The illegal trade of protected species is a highly lucrative form of organized crime — with deadly consequences. In addition to threatening ecosystems and inciting violence, wildlife trafficking plays a key role in spreading diseases, including the novel coronavirus that is now sweeping across the world.
COVID-19, the disease caused by the coronavirus, likely jumped from bats to endangered pangolins and then to humans at a wildlife market for bushmeat in Wuhan, China. Three-quarters of new human diseases, such as SARS, Ebola and HIV, come from animals. These are known as zoonotic diseases and wildlife trafficking plays a key role in their transmission from animals to humans. Wildlife trafficking has also led to the dramatic decline of many species, including rhinos, elephants and pangolins.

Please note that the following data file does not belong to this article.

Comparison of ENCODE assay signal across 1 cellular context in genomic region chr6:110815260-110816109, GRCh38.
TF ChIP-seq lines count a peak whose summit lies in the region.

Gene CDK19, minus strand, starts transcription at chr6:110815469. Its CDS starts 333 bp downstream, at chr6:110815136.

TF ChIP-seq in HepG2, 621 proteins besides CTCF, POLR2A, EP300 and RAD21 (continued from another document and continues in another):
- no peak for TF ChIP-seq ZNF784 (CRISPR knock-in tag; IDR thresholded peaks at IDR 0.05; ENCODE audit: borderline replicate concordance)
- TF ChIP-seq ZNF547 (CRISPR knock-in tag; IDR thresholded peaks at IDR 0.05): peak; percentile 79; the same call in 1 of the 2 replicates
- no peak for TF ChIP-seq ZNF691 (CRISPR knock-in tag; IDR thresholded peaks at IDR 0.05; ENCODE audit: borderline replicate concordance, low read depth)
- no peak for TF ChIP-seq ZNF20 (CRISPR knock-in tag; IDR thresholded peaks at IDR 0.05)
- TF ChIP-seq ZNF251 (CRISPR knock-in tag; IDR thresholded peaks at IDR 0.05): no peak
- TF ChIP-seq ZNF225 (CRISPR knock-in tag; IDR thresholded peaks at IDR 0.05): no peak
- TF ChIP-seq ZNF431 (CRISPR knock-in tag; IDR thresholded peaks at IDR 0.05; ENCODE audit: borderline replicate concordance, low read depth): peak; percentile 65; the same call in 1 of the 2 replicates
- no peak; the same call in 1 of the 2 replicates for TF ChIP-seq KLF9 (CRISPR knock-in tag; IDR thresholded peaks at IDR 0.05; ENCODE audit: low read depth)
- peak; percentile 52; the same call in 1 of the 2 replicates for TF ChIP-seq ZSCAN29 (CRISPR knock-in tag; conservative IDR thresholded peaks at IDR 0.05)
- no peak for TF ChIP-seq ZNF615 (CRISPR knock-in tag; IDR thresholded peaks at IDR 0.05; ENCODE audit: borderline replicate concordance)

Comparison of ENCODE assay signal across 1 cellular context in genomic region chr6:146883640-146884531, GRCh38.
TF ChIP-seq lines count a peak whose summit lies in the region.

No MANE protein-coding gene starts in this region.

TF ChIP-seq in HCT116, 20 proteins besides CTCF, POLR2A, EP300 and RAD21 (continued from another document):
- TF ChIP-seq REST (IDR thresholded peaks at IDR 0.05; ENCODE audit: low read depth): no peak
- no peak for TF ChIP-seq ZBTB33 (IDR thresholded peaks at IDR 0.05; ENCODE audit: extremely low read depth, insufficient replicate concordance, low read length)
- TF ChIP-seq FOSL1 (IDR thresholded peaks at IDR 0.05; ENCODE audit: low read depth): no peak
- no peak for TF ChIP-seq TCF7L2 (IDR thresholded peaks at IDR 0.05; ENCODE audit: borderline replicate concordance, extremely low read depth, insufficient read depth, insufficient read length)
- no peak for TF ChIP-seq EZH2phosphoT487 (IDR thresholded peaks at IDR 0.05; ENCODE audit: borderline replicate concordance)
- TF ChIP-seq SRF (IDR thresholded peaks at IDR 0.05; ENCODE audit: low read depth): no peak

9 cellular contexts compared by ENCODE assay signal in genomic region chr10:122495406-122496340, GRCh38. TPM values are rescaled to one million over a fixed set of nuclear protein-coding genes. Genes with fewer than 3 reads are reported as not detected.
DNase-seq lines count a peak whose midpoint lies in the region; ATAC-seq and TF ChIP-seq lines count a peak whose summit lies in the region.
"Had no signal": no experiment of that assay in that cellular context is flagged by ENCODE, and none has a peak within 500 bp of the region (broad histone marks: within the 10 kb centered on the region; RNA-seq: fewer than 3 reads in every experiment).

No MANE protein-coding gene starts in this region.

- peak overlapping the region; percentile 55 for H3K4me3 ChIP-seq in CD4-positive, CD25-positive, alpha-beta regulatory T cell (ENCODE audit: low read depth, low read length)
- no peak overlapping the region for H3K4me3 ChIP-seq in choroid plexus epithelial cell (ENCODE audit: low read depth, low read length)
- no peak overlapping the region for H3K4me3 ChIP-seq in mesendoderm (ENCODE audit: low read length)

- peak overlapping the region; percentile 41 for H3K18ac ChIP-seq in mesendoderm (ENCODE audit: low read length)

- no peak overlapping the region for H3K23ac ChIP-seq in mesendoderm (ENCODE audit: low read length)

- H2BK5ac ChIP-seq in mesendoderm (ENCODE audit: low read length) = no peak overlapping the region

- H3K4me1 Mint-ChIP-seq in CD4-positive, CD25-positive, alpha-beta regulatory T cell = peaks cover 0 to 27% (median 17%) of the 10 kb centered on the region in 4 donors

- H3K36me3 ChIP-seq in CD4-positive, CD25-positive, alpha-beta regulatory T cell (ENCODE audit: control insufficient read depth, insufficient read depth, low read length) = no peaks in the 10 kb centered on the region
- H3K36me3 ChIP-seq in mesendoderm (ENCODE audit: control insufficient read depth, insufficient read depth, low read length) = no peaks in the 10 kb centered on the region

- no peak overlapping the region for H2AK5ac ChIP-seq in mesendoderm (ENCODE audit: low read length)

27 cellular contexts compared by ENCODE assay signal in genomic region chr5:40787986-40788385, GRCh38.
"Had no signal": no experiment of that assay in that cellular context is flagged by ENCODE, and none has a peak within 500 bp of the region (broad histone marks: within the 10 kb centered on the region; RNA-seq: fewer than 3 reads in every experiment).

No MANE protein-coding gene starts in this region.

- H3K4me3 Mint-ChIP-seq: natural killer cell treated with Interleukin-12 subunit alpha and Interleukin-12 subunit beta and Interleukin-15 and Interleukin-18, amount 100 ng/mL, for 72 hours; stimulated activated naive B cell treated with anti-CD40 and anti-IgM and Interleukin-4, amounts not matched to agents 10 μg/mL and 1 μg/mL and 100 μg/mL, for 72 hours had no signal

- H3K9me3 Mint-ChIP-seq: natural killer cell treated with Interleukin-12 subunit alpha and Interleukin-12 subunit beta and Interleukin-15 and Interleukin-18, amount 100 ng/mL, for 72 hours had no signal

Related: COVID-19: The latest from The World
Investigative journalist Lindsey Kennedy recently wrote about the problem of zoonotic diseases for Foreign Policy magazine. She spoke with Living on Earth's Steve Curwood about how the coronavirus outbreak could lead to the end of wildlife trafficking.
Lindsey Kennedy: I don't specifically study the diseases. I'm part of a journalistic collective. I have spent the last two years with my colleague Nathan Southern, looking into the wildlife trade in Southeast Asia. I think a lot of people don't realize how big the wildlife trafficking trade is. It's one of the four biggest illegal trades in the world. It brings in about $26 billion a year. And most of that goes back to China. But the most trafficked mammal in the world is an animal called the pangolin. It kind of looks like a small scaly anteater, and about 10,000 of these are trafficked every year. So when we saw that carcasses of the pangolin — on their way into China, illegally being trafficked — had tested positive for the COVID-19 virus, we started thinking about whether or not this could have been something that triggered the outbreak. So, we came at it from a wildlife perspective rather than a disease studies perspective.